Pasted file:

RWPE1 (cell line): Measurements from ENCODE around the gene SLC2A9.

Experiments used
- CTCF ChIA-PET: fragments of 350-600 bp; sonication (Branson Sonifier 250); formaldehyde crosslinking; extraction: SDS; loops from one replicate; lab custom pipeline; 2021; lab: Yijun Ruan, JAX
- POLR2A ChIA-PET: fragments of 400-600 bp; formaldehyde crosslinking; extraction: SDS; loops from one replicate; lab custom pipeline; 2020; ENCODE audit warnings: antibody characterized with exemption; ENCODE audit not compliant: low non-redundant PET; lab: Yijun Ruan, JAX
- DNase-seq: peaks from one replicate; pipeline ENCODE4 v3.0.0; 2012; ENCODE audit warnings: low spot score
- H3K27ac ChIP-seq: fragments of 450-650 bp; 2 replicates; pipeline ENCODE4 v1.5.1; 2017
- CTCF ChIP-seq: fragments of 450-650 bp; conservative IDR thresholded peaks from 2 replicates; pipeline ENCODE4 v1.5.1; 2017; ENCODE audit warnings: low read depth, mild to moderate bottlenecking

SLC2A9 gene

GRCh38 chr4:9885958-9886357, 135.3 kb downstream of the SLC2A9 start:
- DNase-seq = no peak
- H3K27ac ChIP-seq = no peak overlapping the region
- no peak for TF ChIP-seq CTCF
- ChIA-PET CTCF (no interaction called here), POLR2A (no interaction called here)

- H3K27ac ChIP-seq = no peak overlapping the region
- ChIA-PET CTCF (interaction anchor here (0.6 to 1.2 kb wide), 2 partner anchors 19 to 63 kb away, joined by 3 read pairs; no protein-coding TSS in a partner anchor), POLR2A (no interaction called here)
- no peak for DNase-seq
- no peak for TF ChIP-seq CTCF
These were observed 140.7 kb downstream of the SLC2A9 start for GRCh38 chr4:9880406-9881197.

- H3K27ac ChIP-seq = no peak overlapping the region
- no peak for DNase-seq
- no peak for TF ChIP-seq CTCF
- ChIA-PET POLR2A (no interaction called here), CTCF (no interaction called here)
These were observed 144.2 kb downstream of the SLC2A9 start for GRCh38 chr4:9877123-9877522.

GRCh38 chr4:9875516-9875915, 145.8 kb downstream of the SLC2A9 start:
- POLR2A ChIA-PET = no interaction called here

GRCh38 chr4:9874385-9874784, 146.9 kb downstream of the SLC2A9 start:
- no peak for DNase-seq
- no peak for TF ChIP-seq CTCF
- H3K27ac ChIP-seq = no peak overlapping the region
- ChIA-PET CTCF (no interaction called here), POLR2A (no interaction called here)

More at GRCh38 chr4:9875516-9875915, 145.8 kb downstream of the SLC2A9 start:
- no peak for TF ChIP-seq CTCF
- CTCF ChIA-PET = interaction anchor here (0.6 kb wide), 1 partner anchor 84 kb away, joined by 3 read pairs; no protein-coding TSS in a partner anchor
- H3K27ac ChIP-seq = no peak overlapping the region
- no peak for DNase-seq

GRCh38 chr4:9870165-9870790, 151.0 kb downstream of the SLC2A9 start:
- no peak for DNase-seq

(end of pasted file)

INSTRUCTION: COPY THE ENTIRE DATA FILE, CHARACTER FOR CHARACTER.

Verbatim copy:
RWPE1 (cell line): Measurements from ENCODE around the gene SLC2A9.

Experiments used
- CTCF ChIA-PET: fragments of 350-600 bp; sonication (Branson Sonifier 250); formaldehyde crosslinking; extraction: SDS; loops from one replicate; lab custom pipeline; 2021; lab: Yijun Ruan, JAX
- POLR2A ChIA-PET: fragments of 400-600 bp; formaldehyde crosslinking; extraction: SDS; loops from one replicate; lab custom pipeline; 2020; ENCODE audit warnings: antibody characterized with exemption; ENCODE audit not compliant: low non-redundant PET; lab: Yijun Ruan, JAX
- DNase-seq: peaks from one replicate; pipeline ENCODE4 v3.0.0; 2012; ENCODE audit warnings: low spot score
- H3K27ac ChIP-seq: fragments of 450-650 bp; 2 replicates; pipeline ENCODE4 v1.5.1; 2017
- CTCF ChIP-seq: fragments of 450-650 bp; conservative IDR thresholded peaks from 2 replicates; pipeline ENCODE4 v1.5.1; 2017; ENCODE audit warnings: low read depth, mild to moderate bottlenecking

SLC2A9 gene

GRCh38 chr4:9885958-9886357, 135.3 kb downstream of the SLC2A9 start:
- DNase-seq = no peak
- H3K27ac ChIP-seq = no peak overlapping the region
- no peak for TF ChIP-seq CTCF
- ChIA-PET CTCF (no interaction called here), POLR2A (no interaction called here)

- H3K27ac ChIP-seq = no peak overlapping the region
- ChIA-PET CTCF (interaction anchor here (0.6 to 1.2 kb wide), 2 partner anchors 19 to 63 kb away, joined by 3 read pairs; no protein-coding TSS in a partner anchor), POLR2A (no interaction called here)
- no peak for DNase-seq
- no peak for TF ChIP-seq CTCF
These were observed 140.7 kb downstream of the SLC2A9 start for GRCh38 chr4:9880406-9881197.

- H3K27ac ChIP-seq = no peak overlapping the region
- no peak for DNase-seq
- no peak for TF ChIP-seq CTCF
- ChIA-PET POLR2A (no interaction called here), CTCF (no interaction called here)
These were observed 144.2 kb downstream of the SLC2A9 start for GRCh38 chr4:9877123-9877522.

GRCh38 chr4:9875516-9875915, 145.8 kb downstream of the SLC2A9 start:
- POLR2A ChIA-PET = no interaction called here

GRCh38 chr4:9874385-9874784, 146.9 kb downstream of the SLC2A9 start:
- no peak for DNase-seq
- no peak for TF ChIP-seq CTCF
- H3K27ac ChIP-seq = no peak overlapping the region
- ChIA-PET CTCF (no interaction called here), POLR2A (no interaction called here)

More at GRCh38 chr4:9875516-9875915, 145.8 kb downstream of the SLC2A9 start:
- no peak for TF ChIP-seq CTCF
- CTCF ChIA-PET = interaction anchor here (0.6 kb wide), 1 partner anchor 84 kb away, joined by 3 read pairs; no protein-coding TSS in a partner anchor
- H3K27ac ChIP-seq = no peak overlapping the region
- no peak for DNase-seq

GRCh38 chr4:9870165-9870790, 151.0 kb downstream of the SLC2A9 start:
- no peak for DNase-seq